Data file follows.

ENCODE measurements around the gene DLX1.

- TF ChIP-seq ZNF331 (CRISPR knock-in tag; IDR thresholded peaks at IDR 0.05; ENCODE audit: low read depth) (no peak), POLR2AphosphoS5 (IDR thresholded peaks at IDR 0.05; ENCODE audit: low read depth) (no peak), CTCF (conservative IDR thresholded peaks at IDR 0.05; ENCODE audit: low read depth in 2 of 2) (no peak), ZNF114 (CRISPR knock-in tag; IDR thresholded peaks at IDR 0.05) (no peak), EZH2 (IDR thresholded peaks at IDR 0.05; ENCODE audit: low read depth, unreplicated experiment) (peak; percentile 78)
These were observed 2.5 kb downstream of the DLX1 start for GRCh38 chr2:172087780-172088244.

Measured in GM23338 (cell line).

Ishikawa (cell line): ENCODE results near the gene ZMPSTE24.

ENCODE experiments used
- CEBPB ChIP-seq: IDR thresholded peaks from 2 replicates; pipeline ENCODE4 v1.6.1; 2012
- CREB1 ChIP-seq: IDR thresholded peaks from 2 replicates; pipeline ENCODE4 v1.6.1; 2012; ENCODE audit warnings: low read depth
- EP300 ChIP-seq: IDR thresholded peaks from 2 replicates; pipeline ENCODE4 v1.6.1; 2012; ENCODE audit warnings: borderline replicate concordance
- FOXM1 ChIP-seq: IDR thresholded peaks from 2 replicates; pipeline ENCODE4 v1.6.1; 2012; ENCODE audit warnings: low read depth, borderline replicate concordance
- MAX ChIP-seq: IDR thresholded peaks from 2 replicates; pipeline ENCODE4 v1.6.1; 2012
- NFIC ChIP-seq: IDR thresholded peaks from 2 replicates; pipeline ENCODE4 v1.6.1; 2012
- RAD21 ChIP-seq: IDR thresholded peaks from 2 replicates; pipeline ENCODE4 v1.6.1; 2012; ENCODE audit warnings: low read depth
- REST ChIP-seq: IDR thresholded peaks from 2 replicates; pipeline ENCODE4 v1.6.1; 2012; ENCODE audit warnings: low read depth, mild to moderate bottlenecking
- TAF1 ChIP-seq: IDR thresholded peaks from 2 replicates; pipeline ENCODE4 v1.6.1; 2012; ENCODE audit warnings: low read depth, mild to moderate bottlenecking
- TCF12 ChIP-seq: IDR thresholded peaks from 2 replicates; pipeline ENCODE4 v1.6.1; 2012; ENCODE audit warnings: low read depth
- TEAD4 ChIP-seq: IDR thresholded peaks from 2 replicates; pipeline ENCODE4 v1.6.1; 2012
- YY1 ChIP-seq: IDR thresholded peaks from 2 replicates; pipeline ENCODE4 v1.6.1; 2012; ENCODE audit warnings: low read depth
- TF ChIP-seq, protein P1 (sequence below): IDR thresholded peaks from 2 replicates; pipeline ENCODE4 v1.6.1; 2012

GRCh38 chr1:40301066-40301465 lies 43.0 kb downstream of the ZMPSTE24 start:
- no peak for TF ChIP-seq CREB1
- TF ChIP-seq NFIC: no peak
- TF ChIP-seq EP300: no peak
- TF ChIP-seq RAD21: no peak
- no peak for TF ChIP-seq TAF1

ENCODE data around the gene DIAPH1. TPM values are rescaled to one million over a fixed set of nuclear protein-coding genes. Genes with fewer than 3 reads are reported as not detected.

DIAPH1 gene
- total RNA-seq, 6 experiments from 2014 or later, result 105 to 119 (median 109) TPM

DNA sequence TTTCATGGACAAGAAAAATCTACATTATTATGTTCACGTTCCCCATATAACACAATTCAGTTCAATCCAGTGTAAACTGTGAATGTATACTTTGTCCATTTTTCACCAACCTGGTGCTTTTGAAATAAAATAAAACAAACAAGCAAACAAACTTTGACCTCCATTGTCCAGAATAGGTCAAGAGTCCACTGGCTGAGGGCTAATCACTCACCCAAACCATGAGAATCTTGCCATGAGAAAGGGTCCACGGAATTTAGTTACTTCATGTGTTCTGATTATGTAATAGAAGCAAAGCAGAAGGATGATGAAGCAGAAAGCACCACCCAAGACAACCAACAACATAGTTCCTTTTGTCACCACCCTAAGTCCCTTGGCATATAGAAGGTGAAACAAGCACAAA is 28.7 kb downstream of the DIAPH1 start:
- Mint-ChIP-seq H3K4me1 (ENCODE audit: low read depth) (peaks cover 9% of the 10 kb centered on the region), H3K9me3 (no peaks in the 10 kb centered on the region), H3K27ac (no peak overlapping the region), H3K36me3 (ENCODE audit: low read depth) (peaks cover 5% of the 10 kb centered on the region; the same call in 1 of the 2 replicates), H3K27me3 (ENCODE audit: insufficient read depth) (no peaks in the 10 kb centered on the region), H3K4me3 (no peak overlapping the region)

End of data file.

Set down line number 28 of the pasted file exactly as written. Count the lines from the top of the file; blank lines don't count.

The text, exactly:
- total RNA-seq, 6 experiments from 2014 or later, result 105 to 119 (median 109) TPM